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Bible Commentaries

Sermon Bible Commentary

Genesis 35

 

 

Verse 8

Genesis 35:8

The name given to the old oak-tree speaks of mourning, of very thoughtful and sorrowful, if not of very bitter tears; of kindly remembrances of old days and faithful duties; of the utter blotting out of every recollection but such as are kindly, sad, and hopeful. Deborah was only an old servant,—one who had served the family so long, so faithfully, that she had grown one of it,—prized in her active life, cared for in her failing age, wept over at the last with this memorable weeping. All the realities, the uttermost commonplaces of human life and history, and the passing on of time, are infinitely touching when really brought home to us. The wearied-out old frame laid in the last sleep, the hopeful young days 125 years ago, the busy, helpful life of work and worry, you see them all. There are practical suggestions here. (1) There could not have been this near and warm relation, but that the relation had lasted long. (2) We ought not to have mere money relations with those who serve us. (3) Those who serve may see from this how honourable is their calling, if they abide in it with God.

A. K. H. B., The Graver Thoughts of a Country Parson, 3rd series, p. 45.


Reference: Genesis 35:18.—Spurgeon, Evening by Evening, p. 68.



Verse 28-29

Genesis 35:28-29

The lives of Abraham and Jacob are as attractive as the life of Isaac is apparently unattractive. Isaac's character had few-salient features. It had no great faults, no striking virtues; it is the quietest, smoothest, most silent character in the Old Testament. It is owing to this that there are so few remarkable events in the life of Isaac, for the remarkableness of events is created by the character that meets them. It seems to be a law that all national, social and personal life should advance by alternate contractions and expansions. There are few instances where a great father has had a son who equalled him in greatness. The old power more often reappears in Jacob than in Isaac. The spirit of Abraham's energy passed over his son to his son's son. The circumstances that moulded the character of Isaac were these. (1) He was an only son. (2) His parents were both very old. An atmosphere of antique quiet hung about his life. (3) These two old hearts lived for him alone.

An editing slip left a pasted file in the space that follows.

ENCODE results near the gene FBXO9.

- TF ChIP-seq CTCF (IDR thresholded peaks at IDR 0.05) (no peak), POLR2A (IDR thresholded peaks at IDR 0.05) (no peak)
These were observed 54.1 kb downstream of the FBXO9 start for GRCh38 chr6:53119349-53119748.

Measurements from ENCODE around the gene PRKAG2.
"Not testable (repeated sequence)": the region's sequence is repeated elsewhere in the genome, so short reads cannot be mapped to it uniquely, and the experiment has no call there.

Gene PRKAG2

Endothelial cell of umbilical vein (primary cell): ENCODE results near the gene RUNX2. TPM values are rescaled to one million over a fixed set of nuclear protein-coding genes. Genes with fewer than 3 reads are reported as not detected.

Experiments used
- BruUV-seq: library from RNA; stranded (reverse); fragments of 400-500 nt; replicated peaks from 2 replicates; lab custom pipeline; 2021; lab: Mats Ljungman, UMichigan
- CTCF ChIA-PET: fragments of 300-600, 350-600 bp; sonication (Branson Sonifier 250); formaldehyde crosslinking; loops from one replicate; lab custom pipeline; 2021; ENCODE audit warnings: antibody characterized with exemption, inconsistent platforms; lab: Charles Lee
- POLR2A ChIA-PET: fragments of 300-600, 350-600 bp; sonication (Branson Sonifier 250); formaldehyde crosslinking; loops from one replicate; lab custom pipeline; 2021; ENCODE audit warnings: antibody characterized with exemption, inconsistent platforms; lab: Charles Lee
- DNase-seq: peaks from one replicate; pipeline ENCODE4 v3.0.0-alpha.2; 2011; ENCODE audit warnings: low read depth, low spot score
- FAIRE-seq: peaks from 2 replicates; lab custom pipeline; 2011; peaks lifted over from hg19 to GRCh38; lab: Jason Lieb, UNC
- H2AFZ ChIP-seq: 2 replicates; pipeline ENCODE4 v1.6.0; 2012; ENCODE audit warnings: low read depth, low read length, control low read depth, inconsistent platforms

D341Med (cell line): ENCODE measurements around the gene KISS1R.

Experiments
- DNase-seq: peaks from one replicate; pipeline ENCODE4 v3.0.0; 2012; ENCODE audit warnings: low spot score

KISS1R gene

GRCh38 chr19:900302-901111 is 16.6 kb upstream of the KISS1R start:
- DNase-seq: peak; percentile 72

I. Take the excellences of his character first. (1) His submissive self-surrender on Mount Gerizim, which shadowed forth the perfect sacrifice of Christ. (2) His tender constancy, seen in his mourning for his mother, and in the fact that he alone of the patriarchs represented to the Jewish nation the ideal of true marriage. (3) His piety. It was as natural to him as to a woman to trust and love: not strongly, but constantly, sincerely. His trust became the habit of his soul. His days were knit each to each by natural piety.

II. Look next at the faults of Isaac's character. (1) He was slow, indifferent, inactive. We find this exemplified in the story of the wells (Genesis 26:18-22). (2) The same weakness, ending in selfishness, appears in the history of Isaac's lie to Abimelech. (3) He showed his weakness in the division between Jacob and Esau. He took no pains to harmonise them. The curse of favouritism prevailed in his tent. (4) He dropped into a querulous old age, and became a lover of savoury meat. But our last glimpse of him is happy. He saw the sons of Jacob at Hebron, and felt that God's promise was fulfilled.

S. A. Brooke, Sermons, p. 333.


References: Genesis 35:29.—F. W. Robertson, Notes on Genesis, p. 126. Gen 35—Ibid., p. 121; R. S. Candlish, Book of Genesis, vol. ii., p. 103; M. Dods, Isaac, Jacob, and Joseph, p. 119. Genesis 36:24.—Expositor, 2nd series, vol. vi., p. 352.



 


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Bibliography Information
Nicoll, William R. "Commentary on Genesis 35:4". "Sermon Bible Commentary". http://odl.studylight.org/commentaries/sbc/genesis-35.html.

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